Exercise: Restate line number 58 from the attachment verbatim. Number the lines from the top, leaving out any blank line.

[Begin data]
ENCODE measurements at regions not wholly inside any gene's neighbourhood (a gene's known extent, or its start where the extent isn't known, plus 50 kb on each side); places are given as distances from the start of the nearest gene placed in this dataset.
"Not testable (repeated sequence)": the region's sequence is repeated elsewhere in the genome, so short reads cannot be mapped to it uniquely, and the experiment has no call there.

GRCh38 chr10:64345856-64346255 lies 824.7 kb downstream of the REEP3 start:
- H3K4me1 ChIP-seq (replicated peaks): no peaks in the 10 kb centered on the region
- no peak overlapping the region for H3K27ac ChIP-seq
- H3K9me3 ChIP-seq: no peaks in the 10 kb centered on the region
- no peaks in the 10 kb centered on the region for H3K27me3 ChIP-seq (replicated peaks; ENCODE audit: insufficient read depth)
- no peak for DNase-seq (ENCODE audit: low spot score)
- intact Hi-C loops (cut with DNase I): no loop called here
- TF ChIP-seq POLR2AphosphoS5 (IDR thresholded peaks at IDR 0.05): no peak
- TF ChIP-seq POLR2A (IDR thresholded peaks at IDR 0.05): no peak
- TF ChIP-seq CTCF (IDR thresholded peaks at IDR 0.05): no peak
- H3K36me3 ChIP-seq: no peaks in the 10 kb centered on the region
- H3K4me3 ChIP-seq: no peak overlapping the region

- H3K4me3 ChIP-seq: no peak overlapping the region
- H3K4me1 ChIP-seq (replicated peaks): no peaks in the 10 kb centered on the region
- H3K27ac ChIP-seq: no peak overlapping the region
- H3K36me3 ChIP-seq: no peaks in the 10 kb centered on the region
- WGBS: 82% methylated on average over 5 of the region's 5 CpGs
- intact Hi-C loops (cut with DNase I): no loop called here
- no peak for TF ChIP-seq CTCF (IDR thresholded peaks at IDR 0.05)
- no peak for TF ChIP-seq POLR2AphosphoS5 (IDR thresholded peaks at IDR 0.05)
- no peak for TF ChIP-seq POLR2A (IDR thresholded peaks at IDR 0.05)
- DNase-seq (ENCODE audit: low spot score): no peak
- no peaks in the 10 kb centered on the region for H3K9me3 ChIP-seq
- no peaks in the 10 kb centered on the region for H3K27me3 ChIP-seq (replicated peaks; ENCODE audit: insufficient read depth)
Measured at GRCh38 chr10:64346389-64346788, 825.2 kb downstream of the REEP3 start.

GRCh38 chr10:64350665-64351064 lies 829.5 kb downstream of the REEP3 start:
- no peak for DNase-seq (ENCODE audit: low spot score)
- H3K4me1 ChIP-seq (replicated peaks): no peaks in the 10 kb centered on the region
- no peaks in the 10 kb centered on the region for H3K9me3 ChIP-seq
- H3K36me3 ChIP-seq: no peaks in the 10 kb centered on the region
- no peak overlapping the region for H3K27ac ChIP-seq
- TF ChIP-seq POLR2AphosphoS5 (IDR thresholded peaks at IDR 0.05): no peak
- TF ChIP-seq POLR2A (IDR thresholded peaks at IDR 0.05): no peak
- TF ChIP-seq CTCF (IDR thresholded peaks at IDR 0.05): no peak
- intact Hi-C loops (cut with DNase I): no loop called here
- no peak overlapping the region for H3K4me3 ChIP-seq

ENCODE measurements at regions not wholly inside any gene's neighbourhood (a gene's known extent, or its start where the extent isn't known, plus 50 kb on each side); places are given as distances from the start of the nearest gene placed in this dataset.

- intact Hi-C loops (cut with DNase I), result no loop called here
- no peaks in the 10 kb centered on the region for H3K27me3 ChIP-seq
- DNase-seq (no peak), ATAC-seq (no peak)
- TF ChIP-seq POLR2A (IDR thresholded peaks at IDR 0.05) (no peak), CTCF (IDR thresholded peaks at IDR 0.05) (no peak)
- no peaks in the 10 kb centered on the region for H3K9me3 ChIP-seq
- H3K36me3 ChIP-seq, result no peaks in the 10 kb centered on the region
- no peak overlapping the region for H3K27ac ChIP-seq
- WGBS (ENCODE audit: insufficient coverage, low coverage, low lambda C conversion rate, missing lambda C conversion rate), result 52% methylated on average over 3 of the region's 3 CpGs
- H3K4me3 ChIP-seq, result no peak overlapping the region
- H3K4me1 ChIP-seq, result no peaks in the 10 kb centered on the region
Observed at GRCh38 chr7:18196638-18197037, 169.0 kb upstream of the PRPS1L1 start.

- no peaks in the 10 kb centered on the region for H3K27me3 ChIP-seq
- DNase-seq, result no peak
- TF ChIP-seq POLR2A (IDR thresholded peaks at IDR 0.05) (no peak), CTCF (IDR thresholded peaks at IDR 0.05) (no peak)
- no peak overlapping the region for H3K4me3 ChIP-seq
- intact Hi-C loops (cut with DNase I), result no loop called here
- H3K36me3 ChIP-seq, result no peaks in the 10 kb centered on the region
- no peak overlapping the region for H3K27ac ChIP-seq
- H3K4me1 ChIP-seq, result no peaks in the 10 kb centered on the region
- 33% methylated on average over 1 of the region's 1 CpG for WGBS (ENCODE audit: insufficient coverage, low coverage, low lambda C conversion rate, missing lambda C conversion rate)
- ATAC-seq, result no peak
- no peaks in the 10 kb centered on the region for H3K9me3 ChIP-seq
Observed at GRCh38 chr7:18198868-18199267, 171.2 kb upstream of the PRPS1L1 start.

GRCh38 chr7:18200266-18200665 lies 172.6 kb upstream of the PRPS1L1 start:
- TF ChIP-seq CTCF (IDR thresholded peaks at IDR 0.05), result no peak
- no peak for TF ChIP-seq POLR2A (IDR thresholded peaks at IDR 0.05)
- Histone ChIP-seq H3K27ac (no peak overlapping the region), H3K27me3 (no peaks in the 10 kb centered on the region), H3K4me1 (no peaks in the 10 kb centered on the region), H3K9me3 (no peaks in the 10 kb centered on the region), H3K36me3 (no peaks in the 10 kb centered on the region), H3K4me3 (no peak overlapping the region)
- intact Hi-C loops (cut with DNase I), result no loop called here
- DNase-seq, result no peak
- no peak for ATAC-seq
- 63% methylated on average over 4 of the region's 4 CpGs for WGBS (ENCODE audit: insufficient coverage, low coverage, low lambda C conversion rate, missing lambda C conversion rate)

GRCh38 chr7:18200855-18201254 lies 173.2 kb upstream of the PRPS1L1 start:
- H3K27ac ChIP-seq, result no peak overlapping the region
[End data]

- H3K4me1 ChIP-seq, result no peaks in the 10 kb centered on the region